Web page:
Austrian Royal Guard Lieutenant Niki von Preyn (Maurice Chevalier) is madly in love with violinist Franzi (Claudette Colbert), but when the royal family from Flausenthurm comes to town, Niki winks at Franzi as the royals are moving through town and Princess Anna (Miriam Hopkins) sees it and thinks it was directed at her. She is insulted and the whole incident causes quite the scandal. But when Niki convinces Anna that he couldn’t help himself because she was so beautiful, she insists on marrying Niki right away and he is forced to go along with it.

Being a married man does nothing to make Niki forget about Franzi and they continue to see each other in secret. When Anna finds out what’s been going on, she plans to confront Franzi about it. But when Franzi realizes how much Anna loves Niki, she gives Anna a makeover to make her more appealing to Niki.


My Thoughts

Ernst Lubitsch is one of those directors whose movies never seem to completely let me down and The Smiling Lieutenant is one of my favorites of his. It’s just so…Lubitsch. It’s extremely witty, sophisticated, and has that unmistakably lightness that was Lubitsch’s trademark. Chevalier, Colbert, and of course, Hopkins are just so perfect for his style of direction and the movie’s sharp writing. It’s a really wonderful, delightful little comedy.


The Definitive Pre-Code Moment


Why It’s an Essential Pre-Code

The Smiling Lieutenant is easily the most fun I’ve ever seen a movie have with the subject of marital infidelity. Only in the pre-code era could you get away with making a comedy that involves a wife confronting her husband’s other woman and the two women end up singing a song together about jazzing up their lingerie.

What’s on TCM: October 2012

October is upon us and that can only mean one thing — classic horror movies!  TCM certainly doesn’t disappoint in that department; every Wednesday night in October will be full of great horror movies to help you get into the Halloween spirit.  In addition to the great horror movies, there’s also a great Star of the Month — Spencer Tracy.  Every Monday night this month will be all about Spencer, but his movies also carry over into every Tuesday as well.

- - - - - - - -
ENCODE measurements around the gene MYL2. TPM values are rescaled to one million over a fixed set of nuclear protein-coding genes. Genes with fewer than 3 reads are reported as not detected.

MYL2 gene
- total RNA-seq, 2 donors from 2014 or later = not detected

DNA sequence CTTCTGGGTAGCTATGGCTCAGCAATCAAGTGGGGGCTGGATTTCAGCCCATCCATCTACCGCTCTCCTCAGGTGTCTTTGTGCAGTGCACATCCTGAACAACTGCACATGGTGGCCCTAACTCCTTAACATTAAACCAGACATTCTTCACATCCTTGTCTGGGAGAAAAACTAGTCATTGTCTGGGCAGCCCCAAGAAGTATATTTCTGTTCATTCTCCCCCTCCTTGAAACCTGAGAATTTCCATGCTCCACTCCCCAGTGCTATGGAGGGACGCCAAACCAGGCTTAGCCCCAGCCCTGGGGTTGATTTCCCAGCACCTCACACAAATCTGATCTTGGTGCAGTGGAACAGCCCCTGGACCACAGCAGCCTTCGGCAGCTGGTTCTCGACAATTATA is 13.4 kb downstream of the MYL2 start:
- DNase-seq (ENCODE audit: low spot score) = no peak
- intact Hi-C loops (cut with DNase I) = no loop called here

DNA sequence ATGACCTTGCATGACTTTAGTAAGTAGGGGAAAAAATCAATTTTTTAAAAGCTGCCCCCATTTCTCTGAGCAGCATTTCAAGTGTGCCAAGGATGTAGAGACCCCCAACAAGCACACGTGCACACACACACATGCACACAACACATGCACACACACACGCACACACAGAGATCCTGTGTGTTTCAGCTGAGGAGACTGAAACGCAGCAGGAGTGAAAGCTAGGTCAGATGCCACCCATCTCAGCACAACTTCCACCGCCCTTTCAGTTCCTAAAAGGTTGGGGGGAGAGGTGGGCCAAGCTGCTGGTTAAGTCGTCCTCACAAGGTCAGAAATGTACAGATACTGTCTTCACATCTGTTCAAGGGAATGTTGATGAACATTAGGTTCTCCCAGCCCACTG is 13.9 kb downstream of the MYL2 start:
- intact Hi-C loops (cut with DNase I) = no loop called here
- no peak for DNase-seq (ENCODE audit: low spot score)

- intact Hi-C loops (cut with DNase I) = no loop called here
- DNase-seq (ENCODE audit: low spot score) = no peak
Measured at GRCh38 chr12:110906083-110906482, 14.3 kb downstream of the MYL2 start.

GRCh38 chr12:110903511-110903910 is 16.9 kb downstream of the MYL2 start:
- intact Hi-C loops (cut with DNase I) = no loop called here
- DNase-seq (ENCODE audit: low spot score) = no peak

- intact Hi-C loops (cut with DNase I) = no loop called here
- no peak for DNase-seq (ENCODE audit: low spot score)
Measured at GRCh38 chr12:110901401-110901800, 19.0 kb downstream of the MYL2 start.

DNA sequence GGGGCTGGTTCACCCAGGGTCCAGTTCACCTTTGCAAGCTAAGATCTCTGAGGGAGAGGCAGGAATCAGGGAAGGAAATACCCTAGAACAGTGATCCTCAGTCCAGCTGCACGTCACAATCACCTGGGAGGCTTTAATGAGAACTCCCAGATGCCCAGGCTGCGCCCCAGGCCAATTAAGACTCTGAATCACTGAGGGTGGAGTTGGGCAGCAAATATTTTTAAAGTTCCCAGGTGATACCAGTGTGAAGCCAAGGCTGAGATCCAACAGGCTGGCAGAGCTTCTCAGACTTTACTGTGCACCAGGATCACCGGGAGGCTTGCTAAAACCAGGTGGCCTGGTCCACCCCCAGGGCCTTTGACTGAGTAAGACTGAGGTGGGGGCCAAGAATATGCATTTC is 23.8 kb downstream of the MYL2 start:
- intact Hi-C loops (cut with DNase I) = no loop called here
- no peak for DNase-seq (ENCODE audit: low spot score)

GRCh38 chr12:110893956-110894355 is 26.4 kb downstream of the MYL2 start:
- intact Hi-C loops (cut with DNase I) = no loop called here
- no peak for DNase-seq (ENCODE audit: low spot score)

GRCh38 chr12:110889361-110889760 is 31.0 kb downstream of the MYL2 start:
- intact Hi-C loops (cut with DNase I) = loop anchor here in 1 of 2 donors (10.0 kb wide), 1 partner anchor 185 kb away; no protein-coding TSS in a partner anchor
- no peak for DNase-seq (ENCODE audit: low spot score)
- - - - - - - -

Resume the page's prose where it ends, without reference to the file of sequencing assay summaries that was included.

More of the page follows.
On Tuesday nights, TCM will be doing a series called “The Projected Image: A History of Disability in Film,” which will examine how people with physical and mental disabilities have been portrayed in film.

One night that certainly sounds intriguing is the night of October 21st, a night full of animation rarities.  There will be selections of UPA cartoons as well as many cartoons from the silent film era, dating back as early as 1907!  I know I’m certainly looking forward to seeing those!

(more…)

The Smiling Lieutenant (1931)

Niki von Preyn (Maurice Chevalier) is a Lieutenant in the Austrian Royal Guard.  One night, Max (Charlie Ruggles) asks Niki to join him at the beer garden to see Franzi (Claudette Colbert), a violin player, perform.  Even though Max is married, he’s got a thing for Franzi and thinks that having Niki along will make their date seem more legitimate.  But as soon as Niki sets eye on Franzi, he instantly falls in love with her and convinces Max that she is all wrong for him so he can have her all for himself.  Niki and Franzi’s relationship turns very passionate very quickly.

A wrench gets thrown into their relationship when the King of Flausenthurm and his daughter Princess Anna (Miriam Hopkins) come to Vienna.  Niki joins his fellow soldiers for their procession into town and Franzi watches on across the street from Niki.  Niki can’t resist giving Franzi a smile and a wink, but he does it just as the King and Princess Anna pass by.  Anna notices and since she isn’t the prettiest princess ever, assumes Niki is mocking her.  The incident makes all the headlines and when Niki is brought in to be disciplined, he tries to get out of this mess by saying that he was just so in awe of Anna’s beauty that he couldn’t help himself.  Flattery will get you everywhere with these royals and all is forgiven.  In fact, the King even arranges it so that Niki will be close to them for the rest of their visit, much to Anna’s delight.

Niki continues to secretly see Franzi, but Anna has developed very strong feelings for Niki.  In fact, she even goes as far as getting permission to marry him.  When Niki finds out about this, he is shocked and can’t figure out a way to get out of this mess.  With his relationship with Franzi now over, he goes ahead with his marriage to Anna.  But Anna is so uptight, dowdy, and dull that when he finds out that Franzi is in town, he starts seeing her again secretly.  When Anna finds out about this, she is very upset and wants to meet with Franzi.  Although Anna initially wants to kill Franzi, she realizes that Franzi would be a great person to get advice from on how to make Niki happy.  The two of them end up hitting it off and Franzi gives Anna some tips on modernizing her look and their visit ends with them singing a song called “Jazz Up Your Lingerie” together. Franzi’s advice proves to be a big success and Anna and Niki live happily ever after.